SpinW is a Matlab library that can plot and numerically simulate magnetic structures and excitations of given spin Hamiltonian using classical Monte Carlo simulation and linear spin wave theory.
This wiki is moving to a new address: www.psi.ch/spinw. The latest code and tutorials are available there. The documentation will be moved soon.
Content of this wiki
SpinW 2.0 beta is available, download here: http://www.psi.ch/spinw. For future updates use the sw_update() command in Matlab that automatically downloads the latest version. Examples and news can be also found on the blog: spinw.tumblr.com.
Tutorials contain several example codes with explanation.
Documentation gives detailed explanation for functions and data structures.
Index lists all pages in this wiki in alphabetical order.
Install gives instructions for downloading and installing the library and the list of changes.
F.A.Q. frequently asked questions.
For questions and discussion see the SpinW Forum.
Future code host: http://code.google.com/p/spinw/.
What SpinW can do
In short spinW can solve the following spin Hamiltonian using classical and quasi classical methods:
where Si are spin vector operators, Jij are 3x3 matrices describing pair coupling between spins, Aij are 3x3 anisotropy matrices, B is external magnetic field and gi is the g-tensor.
- definition of crystals with arbitrary unit cell, using space group or symmetry operators
- definition of non-magnetic atoms and magnetic atoms with arbitrary moment size
- publication quality plotting of crystal structures (atoms, labels, axes, surrounding polyhedron, anisotropy ellipsoids, DM vector, etc.)
- definition of 1D, 2D and 3D magnetic structures
- representation of incommensurate structures using rotating coordinate system or complex basis vectors
- generation of magnetic structures on a magnetic supercell
- plotting of magnetic structures
- simple assignment of magnetic interactions to neighbouring magnetic atoms based on distance
- possible interactions: Heisenberg, Dzyaloshinskii-Moriya, anisotropic and general 3x3 exchange tensor
- arbitrary single ion anisotropy tensor (easy-plane, easy-axis, etc)
- Zeeman energy in homogeneous magnetic field including g-tensor
- calculation of symmetry allowed elements of the above tensors based on the crystallographic space group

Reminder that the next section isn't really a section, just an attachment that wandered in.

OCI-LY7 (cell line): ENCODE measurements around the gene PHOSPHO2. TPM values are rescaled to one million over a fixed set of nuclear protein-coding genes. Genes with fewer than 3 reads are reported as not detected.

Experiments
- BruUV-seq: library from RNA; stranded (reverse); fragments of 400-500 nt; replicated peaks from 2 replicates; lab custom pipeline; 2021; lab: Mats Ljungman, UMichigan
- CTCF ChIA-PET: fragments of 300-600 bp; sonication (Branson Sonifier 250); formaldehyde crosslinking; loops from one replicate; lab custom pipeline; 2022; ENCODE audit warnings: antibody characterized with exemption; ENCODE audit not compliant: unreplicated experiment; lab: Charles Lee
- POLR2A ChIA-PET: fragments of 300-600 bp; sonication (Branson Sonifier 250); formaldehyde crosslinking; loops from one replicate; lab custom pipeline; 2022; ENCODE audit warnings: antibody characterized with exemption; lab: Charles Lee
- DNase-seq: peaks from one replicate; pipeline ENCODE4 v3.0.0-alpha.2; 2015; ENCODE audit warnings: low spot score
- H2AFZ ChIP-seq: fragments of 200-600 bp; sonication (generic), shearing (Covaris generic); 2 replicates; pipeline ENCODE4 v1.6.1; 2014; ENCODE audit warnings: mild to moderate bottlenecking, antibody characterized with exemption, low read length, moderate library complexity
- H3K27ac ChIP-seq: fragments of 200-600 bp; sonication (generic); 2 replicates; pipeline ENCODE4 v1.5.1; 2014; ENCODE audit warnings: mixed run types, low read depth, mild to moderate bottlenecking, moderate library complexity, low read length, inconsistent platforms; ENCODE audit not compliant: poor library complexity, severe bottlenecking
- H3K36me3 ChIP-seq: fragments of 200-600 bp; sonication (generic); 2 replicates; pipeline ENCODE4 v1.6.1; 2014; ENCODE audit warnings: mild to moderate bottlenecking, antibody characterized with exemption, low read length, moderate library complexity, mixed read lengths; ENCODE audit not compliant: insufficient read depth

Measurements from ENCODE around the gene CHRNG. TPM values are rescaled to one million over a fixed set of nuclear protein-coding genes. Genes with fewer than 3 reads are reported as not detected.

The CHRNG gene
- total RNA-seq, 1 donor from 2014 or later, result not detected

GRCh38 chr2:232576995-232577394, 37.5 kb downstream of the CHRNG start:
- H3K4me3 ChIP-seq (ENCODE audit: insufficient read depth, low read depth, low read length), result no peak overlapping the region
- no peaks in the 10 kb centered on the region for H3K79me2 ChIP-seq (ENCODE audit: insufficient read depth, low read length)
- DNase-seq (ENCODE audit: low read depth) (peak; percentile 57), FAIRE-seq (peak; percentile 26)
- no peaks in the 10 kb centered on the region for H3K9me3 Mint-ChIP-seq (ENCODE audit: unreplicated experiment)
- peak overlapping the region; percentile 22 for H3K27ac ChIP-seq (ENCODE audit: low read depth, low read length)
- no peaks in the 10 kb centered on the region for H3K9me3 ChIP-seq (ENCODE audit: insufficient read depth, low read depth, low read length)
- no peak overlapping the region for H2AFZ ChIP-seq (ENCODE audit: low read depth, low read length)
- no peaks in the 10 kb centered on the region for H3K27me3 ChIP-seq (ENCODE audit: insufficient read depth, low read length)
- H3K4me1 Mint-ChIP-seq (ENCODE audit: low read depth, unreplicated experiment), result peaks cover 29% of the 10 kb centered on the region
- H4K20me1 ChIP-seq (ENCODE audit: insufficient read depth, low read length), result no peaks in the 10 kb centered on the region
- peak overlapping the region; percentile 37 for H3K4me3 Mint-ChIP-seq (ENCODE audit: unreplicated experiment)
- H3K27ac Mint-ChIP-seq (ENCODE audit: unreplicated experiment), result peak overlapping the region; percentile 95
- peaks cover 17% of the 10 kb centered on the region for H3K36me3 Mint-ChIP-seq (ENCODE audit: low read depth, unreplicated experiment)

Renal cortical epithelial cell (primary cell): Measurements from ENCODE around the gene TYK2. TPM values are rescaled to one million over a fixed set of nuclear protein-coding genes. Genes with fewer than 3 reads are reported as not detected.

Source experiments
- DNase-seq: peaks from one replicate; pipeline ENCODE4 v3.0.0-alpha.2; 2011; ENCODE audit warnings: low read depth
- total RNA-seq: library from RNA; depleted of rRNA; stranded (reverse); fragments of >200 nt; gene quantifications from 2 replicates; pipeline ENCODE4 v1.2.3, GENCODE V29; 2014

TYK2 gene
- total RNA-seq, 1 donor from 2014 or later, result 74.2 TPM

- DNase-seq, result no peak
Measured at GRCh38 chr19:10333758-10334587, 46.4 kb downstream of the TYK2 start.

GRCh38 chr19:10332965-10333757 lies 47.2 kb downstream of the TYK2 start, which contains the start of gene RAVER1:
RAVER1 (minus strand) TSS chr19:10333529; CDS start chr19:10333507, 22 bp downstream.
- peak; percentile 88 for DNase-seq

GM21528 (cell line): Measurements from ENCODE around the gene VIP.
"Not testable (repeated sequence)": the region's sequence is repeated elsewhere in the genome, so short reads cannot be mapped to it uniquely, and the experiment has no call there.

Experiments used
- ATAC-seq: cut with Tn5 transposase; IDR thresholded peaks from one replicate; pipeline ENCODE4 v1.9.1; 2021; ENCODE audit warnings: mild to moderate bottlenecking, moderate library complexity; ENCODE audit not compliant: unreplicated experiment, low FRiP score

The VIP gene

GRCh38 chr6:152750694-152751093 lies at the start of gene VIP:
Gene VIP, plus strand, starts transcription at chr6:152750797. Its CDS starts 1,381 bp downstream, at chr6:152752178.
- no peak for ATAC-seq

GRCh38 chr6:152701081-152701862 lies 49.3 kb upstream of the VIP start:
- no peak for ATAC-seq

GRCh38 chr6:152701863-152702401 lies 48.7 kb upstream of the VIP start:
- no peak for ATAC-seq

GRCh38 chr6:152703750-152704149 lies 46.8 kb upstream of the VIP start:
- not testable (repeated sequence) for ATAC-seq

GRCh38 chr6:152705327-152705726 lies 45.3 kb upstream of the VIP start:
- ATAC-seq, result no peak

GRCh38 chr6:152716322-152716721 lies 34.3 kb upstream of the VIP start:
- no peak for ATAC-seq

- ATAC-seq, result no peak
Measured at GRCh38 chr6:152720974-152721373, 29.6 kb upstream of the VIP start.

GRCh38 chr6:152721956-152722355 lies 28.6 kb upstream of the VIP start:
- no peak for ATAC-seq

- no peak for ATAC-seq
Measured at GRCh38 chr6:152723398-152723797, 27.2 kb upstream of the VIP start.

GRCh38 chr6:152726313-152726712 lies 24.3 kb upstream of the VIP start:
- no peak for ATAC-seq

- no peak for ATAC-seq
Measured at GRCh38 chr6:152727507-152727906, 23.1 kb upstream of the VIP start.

Simulation of magnetic structures
- classical energy minimization assuming single-k magnetic structure for fast and simple solution for ground state magnetic structure
- simulated annealing using the Metropolis algorithm on an arbitrary number of magnetic unit cells
- parallel tempering to calculate temperature dependent properties
- calculating equilibrium properties (heat capacity, magnetic susceptibility, etc.)
- magnetic structure factor calculation using FFT
- simulation of magnetic neutron diffraction and diffuse scattering
Simulation of magnetic excitations in general commensurate and incommensurate magnetic structures
- using linear spin-wave theory
- calculation of dispersion, correlation functions
- calculation of neutron scattering cross section for unpolarized neutrons including the magnetic form factor (when using FullProf notation e.g. 'MCr3' in the name of the magnetic ion)
- calculation of polarized neutron scattering
- arbitrary exchange interaction tensors
- including single ion anisotropy and magnetic field
- allows different moment sizes for different sites
- easy calculation of powder spectra
- the algorithm: spinwave_algorithm.pdf (Many thanks to Johannes Reim for the LaTeXing)
Plotting spin wave spectra
- plotting dispersions and correlation functions
- calculation and plotting of the convoluted spectra for direct comparison with inelastic neutron scattering
- full integration into Horace for plotting and fitting, see http://horace.isis.rl.ac.uk
- creation of iData objects from calculated spectra for plotting, data manipulation and fitting, see http://ifit.mccode.org
Fitting spin wave spectra
- using arbitrary parameter function
- robust fitting, even when the number of simulated spin wave modes differs from the measured number of modes
Feel free to ask questions & requests!
Dr. Sándor Tóth